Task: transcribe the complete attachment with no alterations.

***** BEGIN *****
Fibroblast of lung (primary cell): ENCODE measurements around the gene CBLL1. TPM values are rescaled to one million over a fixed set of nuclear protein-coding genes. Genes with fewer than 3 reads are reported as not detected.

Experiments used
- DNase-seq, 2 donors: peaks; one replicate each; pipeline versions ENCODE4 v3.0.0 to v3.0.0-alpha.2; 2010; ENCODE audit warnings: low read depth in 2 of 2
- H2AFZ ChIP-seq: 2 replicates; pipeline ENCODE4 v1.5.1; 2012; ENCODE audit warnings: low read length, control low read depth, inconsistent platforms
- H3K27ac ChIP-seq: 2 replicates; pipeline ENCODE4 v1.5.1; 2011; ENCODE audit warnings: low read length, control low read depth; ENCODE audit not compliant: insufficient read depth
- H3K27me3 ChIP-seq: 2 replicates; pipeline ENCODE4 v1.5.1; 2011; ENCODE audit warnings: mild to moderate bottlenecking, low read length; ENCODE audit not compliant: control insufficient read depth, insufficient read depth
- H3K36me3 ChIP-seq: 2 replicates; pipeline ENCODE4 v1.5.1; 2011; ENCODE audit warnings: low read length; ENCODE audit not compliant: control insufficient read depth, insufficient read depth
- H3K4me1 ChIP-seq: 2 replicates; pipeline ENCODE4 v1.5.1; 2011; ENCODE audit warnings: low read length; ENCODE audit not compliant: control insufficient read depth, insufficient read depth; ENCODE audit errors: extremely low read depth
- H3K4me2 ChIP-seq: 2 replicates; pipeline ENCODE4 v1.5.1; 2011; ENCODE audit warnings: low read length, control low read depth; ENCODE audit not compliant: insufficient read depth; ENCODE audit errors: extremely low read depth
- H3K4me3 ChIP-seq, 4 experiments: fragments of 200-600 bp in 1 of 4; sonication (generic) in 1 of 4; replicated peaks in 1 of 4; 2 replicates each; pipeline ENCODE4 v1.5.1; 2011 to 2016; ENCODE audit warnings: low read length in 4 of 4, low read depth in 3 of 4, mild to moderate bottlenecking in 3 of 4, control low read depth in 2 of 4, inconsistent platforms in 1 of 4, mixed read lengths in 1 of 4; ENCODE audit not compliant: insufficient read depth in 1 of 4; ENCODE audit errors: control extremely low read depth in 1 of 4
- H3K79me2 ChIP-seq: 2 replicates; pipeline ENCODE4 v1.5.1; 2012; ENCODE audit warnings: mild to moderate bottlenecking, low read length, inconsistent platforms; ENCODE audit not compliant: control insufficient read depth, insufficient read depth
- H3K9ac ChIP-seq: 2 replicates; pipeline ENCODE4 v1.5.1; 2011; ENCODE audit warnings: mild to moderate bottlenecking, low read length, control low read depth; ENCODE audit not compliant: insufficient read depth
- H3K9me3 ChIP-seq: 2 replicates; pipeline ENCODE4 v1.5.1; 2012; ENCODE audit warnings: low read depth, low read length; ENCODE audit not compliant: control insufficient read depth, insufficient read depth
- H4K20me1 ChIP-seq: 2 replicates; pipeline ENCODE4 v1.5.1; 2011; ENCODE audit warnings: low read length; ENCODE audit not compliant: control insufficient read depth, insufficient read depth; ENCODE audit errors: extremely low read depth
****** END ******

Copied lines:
Fibroblast of lung (primary cell): ENCODE measurements around the gene CBLL1. TPM values are rescaled to one million over a fixed set of nuclear protein-coding genes. Genes with fewer than 3 reads are reported as not detected.

Experiments used
- DNase-seq, 2 donors: peaks; one replicate each; pipeline versions ENCODE4 v3.0.0 to v3.0.0-alpha.2; 2010; ENCODE audit warnings: low read depth in 2 of 2
- H2AFZ ChIP-seq: 2 replicates; pipeline ENCODE4 v1.5.1; 2012; ENCODE audit warnings: low read length, control low read depth, inconsistent platforms
- H3K27ac ChIP-seq: 2 replicates; pipeline ENCODE4 v1.5.1; 2011; ENCODE audit warnings: low read length, control low read depth; ENCODE audit not compliant: insufficient read depth
- H3K27me3 ChIP-seq: 2 replicates; pipeline ENCODE4 v1.5.1; 2011; ENCODE audit warnings: mild to moderate bottlenecking, low read length; ENCODE audit not compliant: control insufficient read depth, insufficient read depth
- H3K36me3 ChIP-seq: 2 replicates; pipeline ENCODE4 v1.5.1; 2011; ENCODE audit warnings: low read length; ENCODE audit not compliant: control insufficient read depth, insufficient read depth
- H3K4me1 ChIP-seq: 2 replicates; pipeline ENCODE4 v1.5.1; 2011; ENCODE audit warnings: low read length; ENCODE audit not compliant: control insufficient read depth, insufficient read depth; ENCODE audit errors: extremely low read depth
- H3K4me2 ChIP-seq: 2 replicates; pipeline ENCODE4 v1.5.1; 2011; ENCODE audit warnings: low read length, control low read depth; ENCODE audit not compliant: insufficient read depth; ENCODE audit errors: extremely low read depth
- H3K4me3 ChIP-seq, 4 experiments: fragments of 200-600 bp in 1 of 4; sonication (generic) in 1 of 4; replicated peaks in 1 of 4; 2 replicates each; pipeline ENCODE4 v1.5.1; 2011 to 2016; ENCODE audit warnings: low read length in 4 of 4, low read depth in 3 of 4, mild to moderate bottlenecking in 3 of 4, control low read depth in 2 of 4, inconsistent platforms in 1 of 4, mixed read lengths in 1 of 4; ENCODE audit not compliant: insufficient read depth in 1 of 4; ENCODE audit errors: control extremely low read depth in 1 of 4
- H3K79me2 ChIP-seq: 2 replicates; pipeline ENCODE4 v1.5.1; 2012; ENCODE audit warnings: mild to moderate bottlenecking, low read length, inconsistent platforms; ENCODE audit not compliant: control insufficient read depth, insufficient read depth
- H3K9ac ChIP-seq: 2 replicates; pipeline ENCODE4 v1.5.1; 2011; ENCODE audit warnings: mild to moderate bottlenecking, low read length, control low read depth; ENCODE audit not compliant: insufficient read depth
- H3K9me3 ChIP-seq: 2 replicates; pipeline ENCODE4 v1.5.1; 2012; ENCODE audit warnings: low read depth, low read length; ENCODE audit not compliant: control insufficient read depth, insufficient read depth
- H4K20me1 ChIP-seq: 2 replicates; pipeline ENCODE4 v1.5.1; 2011; ENCODE audit warnings: low read length; ENCODE audit not compliant: control insufficient read depth, insufficient read depth; ENCODE audit errors: extremely low read depth